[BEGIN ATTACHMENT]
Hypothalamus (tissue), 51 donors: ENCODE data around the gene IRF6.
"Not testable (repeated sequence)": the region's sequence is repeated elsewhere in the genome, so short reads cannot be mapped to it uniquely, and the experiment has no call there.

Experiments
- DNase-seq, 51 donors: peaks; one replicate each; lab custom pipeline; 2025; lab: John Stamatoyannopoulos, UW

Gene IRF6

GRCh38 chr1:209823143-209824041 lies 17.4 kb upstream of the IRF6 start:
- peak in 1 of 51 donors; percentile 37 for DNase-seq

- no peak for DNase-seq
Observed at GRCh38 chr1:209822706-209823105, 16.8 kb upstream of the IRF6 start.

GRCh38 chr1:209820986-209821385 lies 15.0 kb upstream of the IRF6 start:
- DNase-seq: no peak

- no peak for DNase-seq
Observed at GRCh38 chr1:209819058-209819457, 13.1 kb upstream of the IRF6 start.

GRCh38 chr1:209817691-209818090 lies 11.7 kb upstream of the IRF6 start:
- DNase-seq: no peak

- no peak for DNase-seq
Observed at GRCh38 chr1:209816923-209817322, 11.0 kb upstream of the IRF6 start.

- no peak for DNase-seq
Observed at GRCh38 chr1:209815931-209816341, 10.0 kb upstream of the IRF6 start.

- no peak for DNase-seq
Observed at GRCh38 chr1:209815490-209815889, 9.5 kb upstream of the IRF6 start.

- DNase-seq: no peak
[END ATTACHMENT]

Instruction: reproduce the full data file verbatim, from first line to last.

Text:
Hypothalamus (tissue), 51 donors: ENCODE data around the gene IRF6.
"Not testable (repeated sequence)": the region's sequence is repeated elsewhere in the genome, so short reads cannot be mapped to it uniquely, and the experiment has no call there.

Experiments
- DNase-seq, 51 donors: peaks; one replicate each; lab custom pipeline; 2025; lab: John Stamatoyannopoulos, UW

Gene IRF6

GRCh38 chr1:209823143-209824041 lies 17.4 kb upstream of the IRF6 start:
- peak in 1 of 51 donors; percentile 37 for DNase-seq

- no peak for DNase-seq
Observed at GRCh38 chr1:209822706-209823105, 16.8 kb upstream of the IRF6 start.

GRCh38 chr1:209820986-209821385 lies 15.0 kb upstream of the IRF6 start:
- DNase-seq: no peak

- no peak for DNase-seq
Observed at GRCh38 chr1:209819058-209819457, 13.1 kb upstream of the IRF6 start.

GRCh38 chr1:209817691-209818090 lies 11.7 kb upstream of the IRF6 start:
- DNase-seq: no peak

- no peak for DNase-seq
Observed at GRCh38 chr1:209816923-209817322, 11.0 kb upstream of the IRF6 start.

- no peak for DNase-seq
Observed at GRCh38 chr1:209815931-209816341, 10.0 kb upstream of the IRF6 start.

- no peak for DNase-seq
Observed at GRCh38 chr1:209815490-209815889, 9.5 kb upstream of the IRF6 start.

- DNase-seq: no peak